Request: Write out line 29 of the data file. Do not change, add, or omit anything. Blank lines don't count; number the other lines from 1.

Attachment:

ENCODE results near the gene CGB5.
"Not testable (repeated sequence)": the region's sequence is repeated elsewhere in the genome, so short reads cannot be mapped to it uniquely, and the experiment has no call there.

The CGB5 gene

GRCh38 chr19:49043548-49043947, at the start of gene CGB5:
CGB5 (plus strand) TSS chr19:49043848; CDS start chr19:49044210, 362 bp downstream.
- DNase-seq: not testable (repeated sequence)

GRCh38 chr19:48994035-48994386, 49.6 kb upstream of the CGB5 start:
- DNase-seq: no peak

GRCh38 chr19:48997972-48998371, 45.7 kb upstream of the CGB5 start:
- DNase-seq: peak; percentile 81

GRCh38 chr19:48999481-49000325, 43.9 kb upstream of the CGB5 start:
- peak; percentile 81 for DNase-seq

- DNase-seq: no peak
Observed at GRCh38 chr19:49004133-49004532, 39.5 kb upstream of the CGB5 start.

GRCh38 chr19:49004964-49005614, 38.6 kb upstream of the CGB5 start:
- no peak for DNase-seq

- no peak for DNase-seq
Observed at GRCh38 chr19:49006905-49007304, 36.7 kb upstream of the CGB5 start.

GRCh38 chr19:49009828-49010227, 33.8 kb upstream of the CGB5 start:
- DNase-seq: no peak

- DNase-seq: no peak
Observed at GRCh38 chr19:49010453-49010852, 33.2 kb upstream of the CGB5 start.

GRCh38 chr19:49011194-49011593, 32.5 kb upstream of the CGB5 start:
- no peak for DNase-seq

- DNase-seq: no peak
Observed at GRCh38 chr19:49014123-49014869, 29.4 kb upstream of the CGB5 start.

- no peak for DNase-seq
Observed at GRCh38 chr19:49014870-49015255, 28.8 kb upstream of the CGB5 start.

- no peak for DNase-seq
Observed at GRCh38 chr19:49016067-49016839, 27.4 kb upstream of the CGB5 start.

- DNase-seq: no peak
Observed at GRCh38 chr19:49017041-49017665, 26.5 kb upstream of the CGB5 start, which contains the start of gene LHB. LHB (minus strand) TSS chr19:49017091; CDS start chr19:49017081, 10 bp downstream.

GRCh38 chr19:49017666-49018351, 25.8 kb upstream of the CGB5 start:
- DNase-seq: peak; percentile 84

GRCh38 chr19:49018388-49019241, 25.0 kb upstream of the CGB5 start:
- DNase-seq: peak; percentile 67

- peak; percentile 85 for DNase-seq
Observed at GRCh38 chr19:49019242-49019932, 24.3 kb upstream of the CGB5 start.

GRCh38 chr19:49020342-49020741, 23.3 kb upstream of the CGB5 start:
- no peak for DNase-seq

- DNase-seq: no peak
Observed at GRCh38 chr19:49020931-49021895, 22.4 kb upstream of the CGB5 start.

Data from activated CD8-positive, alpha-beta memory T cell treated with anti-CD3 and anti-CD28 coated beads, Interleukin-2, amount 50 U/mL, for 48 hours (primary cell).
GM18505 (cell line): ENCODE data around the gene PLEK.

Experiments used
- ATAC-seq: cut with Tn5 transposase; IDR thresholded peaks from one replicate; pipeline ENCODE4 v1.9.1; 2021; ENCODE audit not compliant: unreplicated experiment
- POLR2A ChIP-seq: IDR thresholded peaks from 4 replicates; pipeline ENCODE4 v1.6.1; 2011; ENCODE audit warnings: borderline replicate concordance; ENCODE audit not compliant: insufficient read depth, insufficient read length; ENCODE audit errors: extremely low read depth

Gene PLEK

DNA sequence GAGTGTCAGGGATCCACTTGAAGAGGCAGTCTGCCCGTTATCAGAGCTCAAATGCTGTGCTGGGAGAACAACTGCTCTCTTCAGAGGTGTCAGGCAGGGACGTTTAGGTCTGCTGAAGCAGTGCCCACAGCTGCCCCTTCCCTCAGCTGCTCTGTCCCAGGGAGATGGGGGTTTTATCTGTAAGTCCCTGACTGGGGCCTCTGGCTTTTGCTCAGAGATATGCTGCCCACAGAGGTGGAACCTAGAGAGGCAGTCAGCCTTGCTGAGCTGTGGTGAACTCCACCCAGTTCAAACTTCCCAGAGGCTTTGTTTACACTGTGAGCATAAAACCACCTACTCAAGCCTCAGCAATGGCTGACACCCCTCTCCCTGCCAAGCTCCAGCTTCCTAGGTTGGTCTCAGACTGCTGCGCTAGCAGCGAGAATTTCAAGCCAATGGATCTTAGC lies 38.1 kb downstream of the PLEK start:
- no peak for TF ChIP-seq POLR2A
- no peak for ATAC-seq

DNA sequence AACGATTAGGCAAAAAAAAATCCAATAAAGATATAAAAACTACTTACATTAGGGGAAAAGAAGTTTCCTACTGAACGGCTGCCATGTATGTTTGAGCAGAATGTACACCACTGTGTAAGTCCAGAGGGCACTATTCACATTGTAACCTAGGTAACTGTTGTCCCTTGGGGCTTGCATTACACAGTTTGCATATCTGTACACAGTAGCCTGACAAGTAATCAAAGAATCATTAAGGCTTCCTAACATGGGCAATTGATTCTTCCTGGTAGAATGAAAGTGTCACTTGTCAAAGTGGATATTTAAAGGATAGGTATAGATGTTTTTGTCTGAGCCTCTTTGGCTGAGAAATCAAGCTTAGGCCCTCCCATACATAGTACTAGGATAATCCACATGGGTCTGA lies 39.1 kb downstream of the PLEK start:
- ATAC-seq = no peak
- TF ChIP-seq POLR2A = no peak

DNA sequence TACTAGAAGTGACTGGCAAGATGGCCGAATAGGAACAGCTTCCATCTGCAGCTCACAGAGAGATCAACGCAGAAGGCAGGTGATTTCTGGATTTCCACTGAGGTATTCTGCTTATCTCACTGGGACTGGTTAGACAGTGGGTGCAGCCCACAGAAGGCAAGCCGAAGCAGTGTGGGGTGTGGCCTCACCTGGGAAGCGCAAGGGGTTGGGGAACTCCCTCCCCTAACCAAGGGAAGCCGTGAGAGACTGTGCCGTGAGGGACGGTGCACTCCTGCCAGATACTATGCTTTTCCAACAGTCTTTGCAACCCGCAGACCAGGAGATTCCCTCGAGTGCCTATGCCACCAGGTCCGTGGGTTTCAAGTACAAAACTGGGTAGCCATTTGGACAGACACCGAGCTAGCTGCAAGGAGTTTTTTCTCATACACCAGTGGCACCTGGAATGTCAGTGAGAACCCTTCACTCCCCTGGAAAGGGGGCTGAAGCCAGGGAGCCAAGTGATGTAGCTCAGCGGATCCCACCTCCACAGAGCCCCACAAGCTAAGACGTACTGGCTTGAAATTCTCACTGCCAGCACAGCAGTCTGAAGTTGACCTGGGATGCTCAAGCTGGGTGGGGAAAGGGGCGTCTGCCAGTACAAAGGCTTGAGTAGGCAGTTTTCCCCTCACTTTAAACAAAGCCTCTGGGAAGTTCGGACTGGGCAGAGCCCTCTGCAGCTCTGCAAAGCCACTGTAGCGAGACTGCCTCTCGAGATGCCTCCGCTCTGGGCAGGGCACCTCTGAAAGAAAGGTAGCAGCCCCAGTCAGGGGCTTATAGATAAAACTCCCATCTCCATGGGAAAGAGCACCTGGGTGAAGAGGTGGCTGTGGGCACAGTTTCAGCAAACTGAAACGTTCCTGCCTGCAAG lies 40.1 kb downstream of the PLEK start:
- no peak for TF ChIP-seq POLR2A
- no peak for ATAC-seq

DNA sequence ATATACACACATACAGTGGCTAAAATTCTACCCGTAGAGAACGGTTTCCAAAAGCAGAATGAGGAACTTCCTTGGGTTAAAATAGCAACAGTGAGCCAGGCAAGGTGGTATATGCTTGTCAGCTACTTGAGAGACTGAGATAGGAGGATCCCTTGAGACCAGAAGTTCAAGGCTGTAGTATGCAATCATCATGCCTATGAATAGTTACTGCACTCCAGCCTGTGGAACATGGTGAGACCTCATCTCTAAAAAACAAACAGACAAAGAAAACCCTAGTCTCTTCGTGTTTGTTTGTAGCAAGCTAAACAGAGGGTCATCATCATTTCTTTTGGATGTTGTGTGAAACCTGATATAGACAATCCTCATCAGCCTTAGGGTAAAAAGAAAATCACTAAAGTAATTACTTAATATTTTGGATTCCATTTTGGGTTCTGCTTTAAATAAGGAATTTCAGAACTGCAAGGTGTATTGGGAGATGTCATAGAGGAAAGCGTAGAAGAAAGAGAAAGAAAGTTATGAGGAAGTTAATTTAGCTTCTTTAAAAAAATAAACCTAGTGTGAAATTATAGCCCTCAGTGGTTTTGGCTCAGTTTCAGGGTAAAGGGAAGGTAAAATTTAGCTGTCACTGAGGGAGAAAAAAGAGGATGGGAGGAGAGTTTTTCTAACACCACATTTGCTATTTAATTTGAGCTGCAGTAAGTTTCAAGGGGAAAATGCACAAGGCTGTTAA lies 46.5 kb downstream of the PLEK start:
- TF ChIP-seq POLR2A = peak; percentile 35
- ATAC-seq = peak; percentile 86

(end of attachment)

- no peak for DNase-seq